It's Not a Rocket, but Google's Gemini Is Preparing for Lift-Off
September 17, 2023
2 min 19 sec read
You're wrong if you think Google's too busy dancing with the Devil in court to be up to anything else. Gemini, the company's latest foray into AI technology, is still on track to debut by the year's end. That's tentative, of course, assuming everything stays smooth sailing in Google's vast ocean.
CEO Sundar Pichai introduced Gemini as a project under development by Google DeepMind and a collaboration between DeepMind and Google's Brain Team. This new AI model is a large language model (LLM) that Google gleefully claims will outperform the current lame lineup of AI systems available to us.
And just to sweeten the deal, it will merge the strengths of DeepMind's AlphaGo, known for mastering the intricate game Go, with language modeling capabilities, meaning AI on steroids.
Gemini is a multi-model, which means it's good at all kinds of stuff, including integrating text, images, and all sorts of other cool data to make its conversational capabilities so much better for us "real people."
Pichai hinted that future features of Gemini could include memory and planning skills, which will allow it to do things that require reasoning. That would already put it ahead of a lot of the human population, but we'll leave that story for another day.
Jeffrey Dean, Google's Chief Scientist, said that Gemini is "next-generation multimodal" and would leverage Google's AI infrastructure, Pathways, to train on diverse datasets.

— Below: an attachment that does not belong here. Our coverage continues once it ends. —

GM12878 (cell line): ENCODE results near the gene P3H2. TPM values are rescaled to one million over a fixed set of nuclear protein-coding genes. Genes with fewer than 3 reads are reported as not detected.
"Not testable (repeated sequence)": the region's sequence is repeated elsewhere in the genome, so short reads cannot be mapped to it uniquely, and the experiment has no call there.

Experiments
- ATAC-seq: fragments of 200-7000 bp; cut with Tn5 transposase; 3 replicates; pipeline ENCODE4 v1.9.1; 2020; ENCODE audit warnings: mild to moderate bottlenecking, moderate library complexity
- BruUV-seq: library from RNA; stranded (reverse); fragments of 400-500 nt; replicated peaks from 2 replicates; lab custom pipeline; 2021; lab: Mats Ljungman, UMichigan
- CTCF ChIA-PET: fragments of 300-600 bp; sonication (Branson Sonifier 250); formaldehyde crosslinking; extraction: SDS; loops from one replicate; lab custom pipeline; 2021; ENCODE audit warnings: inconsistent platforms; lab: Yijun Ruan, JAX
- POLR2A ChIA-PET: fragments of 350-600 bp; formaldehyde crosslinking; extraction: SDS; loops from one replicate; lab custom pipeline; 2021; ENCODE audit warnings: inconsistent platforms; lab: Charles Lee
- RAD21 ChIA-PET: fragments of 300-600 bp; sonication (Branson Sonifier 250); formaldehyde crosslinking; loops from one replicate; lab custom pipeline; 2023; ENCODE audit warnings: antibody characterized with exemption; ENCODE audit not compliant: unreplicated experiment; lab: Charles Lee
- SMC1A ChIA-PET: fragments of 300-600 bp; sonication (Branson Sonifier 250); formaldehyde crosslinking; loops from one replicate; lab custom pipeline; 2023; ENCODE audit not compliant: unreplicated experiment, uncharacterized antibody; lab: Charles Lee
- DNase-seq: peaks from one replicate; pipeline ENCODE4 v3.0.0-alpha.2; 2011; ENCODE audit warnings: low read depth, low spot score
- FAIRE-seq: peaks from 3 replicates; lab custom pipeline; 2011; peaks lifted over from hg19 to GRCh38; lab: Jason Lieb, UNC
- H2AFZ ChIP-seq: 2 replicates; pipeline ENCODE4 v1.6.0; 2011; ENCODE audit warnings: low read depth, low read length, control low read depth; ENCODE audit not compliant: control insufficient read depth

A Search Engine Journal article titled Google Gemini: What We Know So Far
suggests that Gemini could "compete with AI systems like ChatGPT and OpenAI and possibly outperform them." The folks at Google are a little more confident and seem to think they have a good chance of knocking out the competition.
Demis Hassabis from DeepMind was quick to express his undying adoration of the new AI, talking about Gemini's potential like was going to be the Second Coming of AI. In a June interview with Wired, he bragged about reinforcement learning and tree search features that would give Gemini reasoning and problem-solving skills.
Let's not forget about Gemini's memory, fact-checking, and retrieval skills. It will be the Swiss Army knife of AI, with improved features to enhance accuracy and get rid of junky error-ridden content.
Hassabis stressed that Gemini builds on DeepMind's previous multimodal work, which includes an image captioning system, Flamingo, with promising results.
In his own Wired interview, Sundar Pichai, let us know that Gemini is just a pit stop on Google's AI roadmap. Not satisfied with the current rag-tag collection of chatbots, Google is looking for "incredible universal personal assistants" that will revolutionize every aspect of our lives.
Recent news suggests Gemini will soon be ready for lift-off with a beta release, but most of us will have to wait because Google is only giving early access to a select group of developers, hinting at Gemini's potential integration into services like Google Cloud Vertex AI.
Google needs to check the rearview mirror because Meta (Facebook) is also in the race to build a giant language model to compete with ChatGPT, throwing in a llama-themed model because, well, a llama is kind of cool, right?
And let's not forget all of this AI hype and excitement came right after the first AI Insight Forum, where tech CEOs chatted with the US Senate about AI's future.
The AI revolution is upon us, folks, whether we're ready or not. Pretty soon, we'll have AI doing everything for us, including making our morning coffee and drinking it for us.
Are you ready?
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